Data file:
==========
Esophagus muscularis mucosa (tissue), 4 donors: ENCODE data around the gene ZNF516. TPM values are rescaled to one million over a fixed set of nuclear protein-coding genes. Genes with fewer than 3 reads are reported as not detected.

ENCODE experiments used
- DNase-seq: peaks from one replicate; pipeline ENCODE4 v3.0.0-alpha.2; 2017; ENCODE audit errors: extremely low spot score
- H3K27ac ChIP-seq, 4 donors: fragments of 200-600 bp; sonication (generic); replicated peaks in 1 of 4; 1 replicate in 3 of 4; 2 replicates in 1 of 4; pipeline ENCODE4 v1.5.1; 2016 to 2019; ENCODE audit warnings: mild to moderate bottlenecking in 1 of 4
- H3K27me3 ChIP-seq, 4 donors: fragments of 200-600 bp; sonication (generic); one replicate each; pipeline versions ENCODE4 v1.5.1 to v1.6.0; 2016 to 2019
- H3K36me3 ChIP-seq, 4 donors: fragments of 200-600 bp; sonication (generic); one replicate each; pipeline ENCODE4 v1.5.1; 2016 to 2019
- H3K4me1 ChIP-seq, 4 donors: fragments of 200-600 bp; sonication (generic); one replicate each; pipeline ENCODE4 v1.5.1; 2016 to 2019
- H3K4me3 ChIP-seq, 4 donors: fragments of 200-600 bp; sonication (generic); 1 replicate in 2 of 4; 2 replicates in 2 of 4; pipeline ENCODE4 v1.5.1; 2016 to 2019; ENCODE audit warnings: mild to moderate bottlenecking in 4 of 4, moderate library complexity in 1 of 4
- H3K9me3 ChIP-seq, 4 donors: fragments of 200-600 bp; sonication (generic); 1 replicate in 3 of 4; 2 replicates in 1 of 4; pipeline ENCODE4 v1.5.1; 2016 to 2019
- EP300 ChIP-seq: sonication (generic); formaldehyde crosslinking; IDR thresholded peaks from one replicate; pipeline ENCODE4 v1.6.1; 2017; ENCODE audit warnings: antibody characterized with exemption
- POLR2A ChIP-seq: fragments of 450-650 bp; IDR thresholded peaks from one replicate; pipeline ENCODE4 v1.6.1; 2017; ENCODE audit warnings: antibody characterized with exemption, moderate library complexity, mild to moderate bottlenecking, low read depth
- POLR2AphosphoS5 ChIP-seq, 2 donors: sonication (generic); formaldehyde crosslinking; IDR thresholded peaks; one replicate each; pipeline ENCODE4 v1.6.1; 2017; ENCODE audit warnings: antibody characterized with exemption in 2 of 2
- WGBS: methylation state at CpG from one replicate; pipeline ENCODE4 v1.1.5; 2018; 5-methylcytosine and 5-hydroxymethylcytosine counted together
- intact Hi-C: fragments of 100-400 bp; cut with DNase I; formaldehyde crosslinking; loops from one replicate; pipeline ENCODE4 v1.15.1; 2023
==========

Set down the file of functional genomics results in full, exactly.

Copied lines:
Esophagus muscularis mucosa (tissue), 4 donors: ENCODE data around the gene ZNF516. TPM values are rescaled to one million over a fixed set of nuclear protein-coding genes. Genes with fewer than 3 reads are reported as not detected.

ENCODE experiments used
- DNase-seq: peaks from one replicate; pipeline ENCODE4 v3.0.0-alpha.2; 2017; ENCODE audit errors: extremely low spot score
- H3K27ac ChIP-seq, 4 donors: fragments of 200-600 bp; sonication (generic); replicated peaks in 1 of 4; 1 replicate in 3 of 4; 2 replicates in 1 of 4; pipeline ENCODE4 v1.5.1; 2016 to 2019; ENCODE audit warnings: mild to moderate bottlenecking in 1 of 4
- H3K27me3 ChIP-seq, 4 donors: fragments of 200-600 bp; sonication (generic); one replicate each; pipeline versions ENCODE4 v1.5.1 to v1.6.0; 2016 to 2019
- H3K36me3 ChIP-seq, 4 donors: fragments of 200-600 bp; sonication (generic); one replicate each; pipeline ENCODE4 v1.5.1; 2016 to 2019
- H3K4me1 ChIP-seq, 4 donors: fragments of 200-600 bp; sonication (generic); one replicate each; pipeline ENCODE4 v1.5.1; 2016 to 2019
- H3K4me3 ChIP-seq, 4 donors: fragments of 200-600 bp; sonication (generic); 1 replicate in 2 of 4; 2 replicates in 2 of 4; pipeline ENCODE4 v1.5.1; 2016 to 2019; ENCODE audit warnings: mild to moderate bottlenecking in 4 of 4, moderate library complexity in 1 of 4
- H3K9me3 ChIP-seq, 4 donors: fragments of 200-600 bp; sonication (generic); 1 replicate in 3 of 4; 2 replicates in 1 of 4; pipeline ENCODE4 v1.5.1; 2016 to 2019
- EP300 ChIP-seq: sonication (generic); formaldehyde crosslinking; IDR thresholded peaks from one replicate; pipeline ENCODE4 v1.6.1; 2017; ENCODE audit warnings: antibody characterized with exemption
- POLR2A ChIP-seq: fragments of 450-650 bp; IDR thresholded peaks from one replicate; pipeline ENCODE4 v1.6.1; 2017; ENCODE audit warnings: antibody characterized with exemption, moderate library complexity, mild to moderate bottlenecking, low read depth
- POLR2AphosphoS5 ChIP-seq, 2 donors: sonication (generic); formaldehyde crosslinking; IDR thresholded peaks; one replicate each; pipeline ENCODE4 v1.6.1; 2017; ENCODE audit warnings: antibody characterized with exemption in 2 of 2
- WGBS: methylation state at CpG from one replicate; pipeline ENCODE4 v1.1.5; 2018; 5-methylcytosine and 5-hydroxymethylcytosine counted together
- intact Hi-C: fragments of 100-400 bp; cut with DNase I; formaldehyde crosslinking; loops from one replicate; pipeline ENCODE4 v1.15.1; 2023